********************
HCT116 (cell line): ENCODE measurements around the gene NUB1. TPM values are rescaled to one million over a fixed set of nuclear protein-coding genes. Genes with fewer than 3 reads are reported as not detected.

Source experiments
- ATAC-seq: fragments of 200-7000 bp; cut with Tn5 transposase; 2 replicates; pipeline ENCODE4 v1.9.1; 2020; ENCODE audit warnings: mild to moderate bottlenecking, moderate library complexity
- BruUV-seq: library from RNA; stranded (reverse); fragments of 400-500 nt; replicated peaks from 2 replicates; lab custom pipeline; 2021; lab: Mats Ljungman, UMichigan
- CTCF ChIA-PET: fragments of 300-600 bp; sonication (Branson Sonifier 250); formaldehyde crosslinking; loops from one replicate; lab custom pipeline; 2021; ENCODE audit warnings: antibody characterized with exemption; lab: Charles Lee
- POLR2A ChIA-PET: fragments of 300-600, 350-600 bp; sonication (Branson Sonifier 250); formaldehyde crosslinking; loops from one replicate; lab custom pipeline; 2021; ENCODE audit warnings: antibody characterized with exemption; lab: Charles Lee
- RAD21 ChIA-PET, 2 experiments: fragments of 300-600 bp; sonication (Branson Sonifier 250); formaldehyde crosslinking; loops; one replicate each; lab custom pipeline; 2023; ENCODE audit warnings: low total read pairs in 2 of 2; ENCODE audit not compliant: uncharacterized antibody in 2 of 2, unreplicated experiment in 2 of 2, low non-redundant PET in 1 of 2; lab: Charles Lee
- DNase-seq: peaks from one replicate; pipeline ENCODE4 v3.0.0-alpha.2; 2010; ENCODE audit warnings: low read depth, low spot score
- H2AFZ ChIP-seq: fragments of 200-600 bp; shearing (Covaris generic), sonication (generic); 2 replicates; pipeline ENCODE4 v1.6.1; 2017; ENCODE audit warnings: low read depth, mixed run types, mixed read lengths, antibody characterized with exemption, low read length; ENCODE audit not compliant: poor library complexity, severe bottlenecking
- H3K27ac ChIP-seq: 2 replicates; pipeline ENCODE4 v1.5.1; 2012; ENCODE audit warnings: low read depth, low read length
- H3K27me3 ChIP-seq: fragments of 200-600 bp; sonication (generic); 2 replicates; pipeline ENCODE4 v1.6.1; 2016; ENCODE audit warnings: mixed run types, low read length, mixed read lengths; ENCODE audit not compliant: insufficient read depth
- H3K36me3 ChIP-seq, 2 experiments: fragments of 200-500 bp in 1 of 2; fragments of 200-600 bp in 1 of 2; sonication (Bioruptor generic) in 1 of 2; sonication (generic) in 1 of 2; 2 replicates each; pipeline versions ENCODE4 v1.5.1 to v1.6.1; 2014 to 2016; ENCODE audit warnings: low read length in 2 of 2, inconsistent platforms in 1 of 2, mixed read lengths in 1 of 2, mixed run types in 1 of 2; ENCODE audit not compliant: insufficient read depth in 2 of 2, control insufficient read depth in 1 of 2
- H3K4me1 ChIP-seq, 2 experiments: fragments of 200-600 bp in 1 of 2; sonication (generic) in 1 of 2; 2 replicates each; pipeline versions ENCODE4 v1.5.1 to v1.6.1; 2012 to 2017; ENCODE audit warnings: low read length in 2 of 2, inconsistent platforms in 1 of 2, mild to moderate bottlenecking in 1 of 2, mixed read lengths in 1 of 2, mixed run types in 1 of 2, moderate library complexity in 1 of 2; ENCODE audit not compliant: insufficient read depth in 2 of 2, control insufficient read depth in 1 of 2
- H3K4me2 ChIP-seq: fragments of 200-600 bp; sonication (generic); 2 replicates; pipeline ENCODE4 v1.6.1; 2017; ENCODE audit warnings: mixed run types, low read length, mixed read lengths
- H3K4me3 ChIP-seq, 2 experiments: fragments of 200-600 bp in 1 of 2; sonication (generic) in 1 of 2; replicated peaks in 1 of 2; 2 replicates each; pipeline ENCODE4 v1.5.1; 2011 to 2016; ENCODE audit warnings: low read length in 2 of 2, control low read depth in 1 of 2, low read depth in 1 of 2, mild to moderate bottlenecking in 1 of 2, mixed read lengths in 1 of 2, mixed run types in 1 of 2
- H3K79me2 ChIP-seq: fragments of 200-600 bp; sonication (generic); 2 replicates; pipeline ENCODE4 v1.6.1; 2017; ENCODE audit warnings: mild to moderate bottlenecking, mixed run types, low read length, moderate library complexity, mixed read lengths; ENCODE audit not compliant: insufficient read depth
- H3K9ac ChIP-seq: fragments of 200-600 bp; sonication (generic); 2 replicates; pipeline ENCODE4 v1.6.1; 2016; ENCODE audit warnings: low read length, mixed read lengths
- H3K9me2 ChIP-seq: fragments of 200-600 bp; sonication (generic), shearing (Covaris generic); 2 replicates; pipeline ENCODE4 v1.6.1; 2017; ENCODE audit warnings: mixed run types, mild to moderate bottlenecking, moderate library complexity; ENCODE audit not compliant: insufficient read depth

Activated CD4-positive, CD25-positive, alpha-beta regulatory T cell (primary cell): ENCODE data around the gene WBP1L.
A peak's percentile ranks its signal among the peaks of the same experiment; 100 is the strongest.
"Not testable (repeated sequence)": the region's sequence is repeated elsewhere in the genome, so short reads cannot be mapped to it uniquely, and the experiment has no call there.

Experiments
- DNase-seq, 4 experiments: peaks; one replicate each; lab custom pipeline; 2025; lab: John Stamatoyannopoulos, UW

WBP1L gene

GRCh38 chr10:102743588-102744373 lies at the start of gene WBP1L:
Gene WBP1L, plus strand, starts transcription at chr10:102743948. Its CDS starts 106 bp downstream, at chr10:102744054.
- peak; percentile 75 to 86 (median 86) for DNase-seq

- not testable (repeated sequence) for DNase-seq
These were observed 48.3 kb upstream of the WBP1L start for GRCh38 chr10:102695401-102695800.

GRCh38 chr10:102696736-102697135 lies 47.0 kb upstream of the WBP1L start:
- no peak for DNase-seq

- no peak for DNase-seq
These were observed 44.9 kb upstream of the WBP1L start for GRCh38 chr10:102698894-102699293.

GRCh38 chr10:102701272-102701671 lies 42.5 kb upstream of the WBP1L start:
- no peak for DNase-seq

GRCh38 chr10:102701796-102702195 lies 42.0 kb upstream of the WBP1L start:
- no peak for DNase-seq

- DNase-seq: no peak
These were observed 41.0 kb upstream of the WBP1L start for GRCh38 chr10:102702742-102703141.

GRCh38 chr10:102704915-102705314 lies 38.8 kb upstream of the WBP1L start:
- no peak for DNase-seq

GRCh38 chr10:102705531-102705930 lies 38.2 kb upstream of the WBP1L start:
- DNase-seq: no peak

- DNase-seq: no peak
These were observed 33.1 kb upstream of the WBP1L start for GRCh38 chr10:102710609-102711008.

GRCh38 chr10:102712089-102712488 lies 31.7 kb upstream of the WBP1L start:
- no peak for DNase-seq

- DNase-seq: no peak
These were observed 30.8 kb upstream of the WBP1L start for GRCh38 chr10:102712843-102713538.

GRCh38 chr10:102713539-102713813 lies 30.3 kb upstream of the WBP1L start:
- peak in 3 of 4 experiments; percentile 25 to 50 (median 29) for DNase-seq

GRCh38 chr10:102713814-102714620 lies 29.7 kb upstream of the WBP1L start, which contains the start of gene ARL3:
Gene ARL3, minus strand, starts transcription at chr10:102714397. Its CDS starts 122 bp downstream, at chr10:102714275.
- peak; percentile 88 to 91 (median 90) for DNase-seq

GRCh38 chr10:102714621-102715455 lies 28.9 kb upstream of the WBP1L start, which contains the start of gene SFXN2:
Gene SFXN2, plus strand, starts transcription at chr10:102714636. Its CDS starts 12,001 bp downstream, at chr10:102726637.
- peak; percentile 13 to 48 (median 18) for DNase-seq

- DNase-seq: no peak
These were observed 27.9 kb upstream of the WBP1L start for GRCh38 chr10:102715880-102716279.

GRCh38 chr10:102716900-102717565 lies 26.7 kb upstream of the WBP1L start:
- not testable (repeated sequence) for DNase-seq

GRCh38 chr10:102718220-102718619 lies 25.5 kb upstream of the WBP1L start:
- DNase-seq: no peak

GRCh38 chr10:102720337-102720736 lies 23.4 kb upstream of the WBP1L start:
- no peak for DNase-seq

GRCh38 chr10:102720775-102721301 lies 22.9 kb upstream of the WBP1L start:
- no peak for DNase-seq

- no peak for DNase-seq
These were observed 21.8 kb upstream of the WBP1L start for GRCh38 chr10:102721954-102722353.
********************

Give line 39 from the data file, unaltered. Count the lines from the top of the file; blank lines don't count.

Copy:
These were observed 41.0 kb upstream of the WBP1L start for GRCh38 chr10:102702742-102703141.